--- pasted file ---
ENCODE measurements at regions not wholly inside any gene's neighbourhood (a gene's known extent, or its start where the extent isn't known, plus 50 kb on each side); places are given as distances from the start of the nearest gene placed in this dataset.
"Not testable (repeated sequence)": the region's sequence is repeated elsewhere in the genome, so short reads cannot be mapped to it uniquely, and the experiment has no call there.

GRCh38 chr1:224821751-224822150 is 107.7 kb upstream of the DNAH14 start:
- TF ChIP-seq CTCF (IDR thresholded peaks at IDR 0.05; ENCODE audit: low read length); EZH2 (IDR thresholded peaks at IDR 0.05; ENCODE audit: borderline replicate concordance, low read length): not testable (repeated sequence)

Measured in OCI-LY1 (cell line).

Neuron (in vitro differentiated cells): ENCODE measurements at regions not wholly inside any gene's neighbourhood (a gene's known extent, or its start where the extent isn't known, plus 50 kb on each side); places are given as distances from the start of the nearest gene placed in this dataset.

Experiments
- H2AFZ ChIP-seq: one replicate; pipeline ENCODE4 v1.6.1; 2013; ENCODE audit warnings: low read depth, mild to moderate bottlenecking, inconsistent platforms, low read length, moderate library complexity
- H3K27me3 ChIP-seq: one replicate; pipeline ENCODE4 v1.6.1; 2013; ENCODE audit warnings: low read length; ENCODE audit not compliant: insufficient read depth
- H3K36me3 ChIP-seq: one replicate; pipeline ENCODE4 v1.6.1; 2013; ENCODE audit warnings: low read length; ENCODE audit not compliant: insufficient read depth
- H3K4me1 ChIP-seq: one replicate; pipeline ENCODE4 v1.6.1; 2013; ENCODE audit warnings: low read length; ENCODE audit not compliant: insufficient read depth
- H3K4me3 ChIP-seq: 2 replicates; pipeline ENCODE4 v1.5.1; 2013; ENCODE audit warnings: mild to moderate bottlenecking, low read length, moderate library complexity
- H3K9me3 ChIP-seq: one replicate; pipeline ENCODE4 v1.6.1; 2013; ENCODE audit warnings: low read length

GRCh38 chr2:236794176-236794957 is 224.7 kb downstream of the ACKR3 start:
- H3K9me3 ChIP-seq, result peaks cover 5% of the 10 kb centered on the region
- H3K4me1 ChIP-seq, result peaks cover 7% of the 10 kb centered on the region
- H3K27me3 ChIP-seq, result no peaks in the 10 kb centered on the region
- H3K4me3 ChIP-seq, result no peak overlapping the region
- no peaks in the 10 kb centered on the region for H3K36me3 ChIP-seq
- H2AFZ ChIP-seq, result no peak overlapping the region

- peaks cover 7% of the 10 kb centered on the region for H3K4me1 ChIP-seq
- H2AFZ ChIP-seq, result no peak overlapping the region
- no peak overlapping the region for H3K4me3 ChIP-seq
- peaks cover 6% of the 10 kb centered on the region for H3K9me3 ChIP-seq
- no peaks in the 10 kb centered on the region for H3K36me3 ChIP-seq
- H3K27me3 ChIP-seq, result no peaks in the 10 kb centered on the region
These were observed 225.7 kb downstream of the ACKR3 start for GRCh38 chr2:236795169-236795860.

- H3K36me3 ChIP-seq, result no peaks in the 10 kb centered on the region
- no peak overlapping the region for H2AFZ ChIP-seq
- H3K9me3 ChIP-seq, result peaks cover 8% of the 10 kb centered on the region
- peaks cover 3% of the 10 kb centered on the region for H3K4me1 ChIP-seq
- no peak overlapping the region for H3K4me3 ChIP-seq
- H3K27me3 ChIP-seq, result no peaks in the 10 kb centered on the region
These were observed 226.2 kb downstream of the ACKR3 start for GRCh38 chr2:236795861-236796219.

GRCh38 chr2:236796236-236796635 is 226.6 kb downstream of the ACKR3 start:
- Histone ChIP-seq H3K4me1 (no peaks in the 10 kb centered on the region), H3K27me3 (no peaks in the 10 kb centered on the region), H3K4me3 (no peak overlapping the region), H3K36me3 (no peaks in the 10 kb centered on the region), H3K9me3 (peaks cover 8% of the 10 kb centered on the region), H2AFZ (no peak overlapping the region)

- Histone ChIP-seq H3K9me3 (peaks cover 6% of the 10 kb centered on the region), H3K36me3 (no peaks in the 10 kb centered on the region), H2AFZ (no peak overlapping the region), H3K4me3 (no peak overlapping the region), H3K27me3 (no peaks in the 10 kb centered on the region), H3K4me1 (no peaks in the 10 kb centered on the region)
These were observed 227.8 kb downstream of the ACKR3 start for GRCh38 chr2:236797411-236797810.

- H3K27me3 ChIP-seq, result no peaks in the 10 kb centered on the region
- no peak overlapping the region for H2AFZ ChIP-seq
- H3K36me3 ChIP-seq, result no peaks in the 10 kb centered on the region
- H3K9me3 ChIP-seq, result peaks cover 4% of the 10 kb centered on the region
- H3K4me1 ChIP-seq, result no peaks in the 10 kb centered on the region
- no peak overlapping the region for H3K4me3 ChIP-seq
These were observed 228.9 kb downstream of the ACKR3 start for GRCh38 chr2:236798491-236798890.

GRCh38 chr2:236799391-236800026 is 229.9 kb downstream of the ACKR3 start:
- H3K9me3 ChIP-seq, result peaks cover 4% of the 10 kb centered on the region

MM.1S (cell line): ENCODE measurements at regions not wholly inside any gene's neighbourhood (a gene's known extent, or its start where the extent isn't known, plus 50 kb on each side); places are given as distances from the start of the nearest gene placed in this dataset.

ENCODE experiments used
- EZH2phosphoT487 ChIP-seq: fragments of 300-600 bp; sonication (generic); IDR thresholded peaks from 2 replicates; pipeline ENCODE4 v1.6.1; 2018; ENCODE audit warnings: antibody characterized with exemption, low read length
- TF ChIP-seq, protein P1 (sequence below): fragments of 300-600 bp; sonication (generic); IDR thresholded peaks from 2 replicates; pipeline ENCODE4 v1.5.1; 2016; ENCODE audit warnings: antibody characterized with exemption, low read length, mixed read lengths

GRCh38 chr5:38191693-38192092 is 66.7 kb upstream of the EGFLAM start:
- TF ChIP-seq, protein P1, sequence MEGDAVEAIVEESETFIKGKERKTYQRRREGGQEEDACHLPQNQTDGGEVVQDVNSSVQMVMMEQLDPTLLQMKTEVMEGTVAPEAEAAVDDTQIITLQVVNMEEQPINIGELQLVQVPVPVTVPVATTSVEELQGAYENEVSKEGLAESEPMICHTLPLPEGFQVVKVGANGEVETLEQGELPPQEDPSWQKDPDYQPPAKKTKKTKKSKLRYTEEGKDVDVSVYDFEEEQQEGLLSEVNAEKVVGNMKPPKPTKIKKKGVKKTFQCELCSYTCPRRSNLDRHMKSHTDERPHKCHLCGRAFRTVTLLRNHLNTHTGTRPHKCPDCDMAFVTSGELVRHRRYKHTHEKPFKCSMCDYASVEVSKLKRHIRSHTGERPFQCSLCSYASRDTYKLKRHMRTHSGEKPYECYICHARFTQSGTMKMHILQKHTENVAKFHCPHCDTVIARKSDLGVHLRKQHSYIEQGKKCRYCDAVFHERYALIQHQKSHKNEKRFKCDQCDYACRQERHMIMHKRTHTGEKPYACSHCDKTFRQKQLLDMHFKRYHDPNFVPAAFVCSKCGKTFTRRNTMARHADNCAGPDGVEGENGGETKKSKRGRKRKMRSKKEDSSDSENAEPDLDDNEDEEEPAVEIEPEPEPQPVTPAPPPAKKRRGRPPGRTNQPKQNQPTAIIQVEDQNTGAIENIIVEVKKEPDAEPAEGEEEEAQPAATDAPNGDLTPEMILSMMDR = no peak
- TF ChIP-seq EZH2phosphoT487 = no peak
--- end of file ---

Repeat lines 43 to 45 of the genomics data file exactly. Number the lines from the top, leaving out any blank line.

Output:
- H3K4me1 ChIP-seq, result no peaks in the 10 kb centered on the region
- no peak overlapping the region for H3K4me3 ChIP-seq
These were observed 228.9 kb downstream of the ACKR3 start for GRCh38 chr2:236798491-236798890.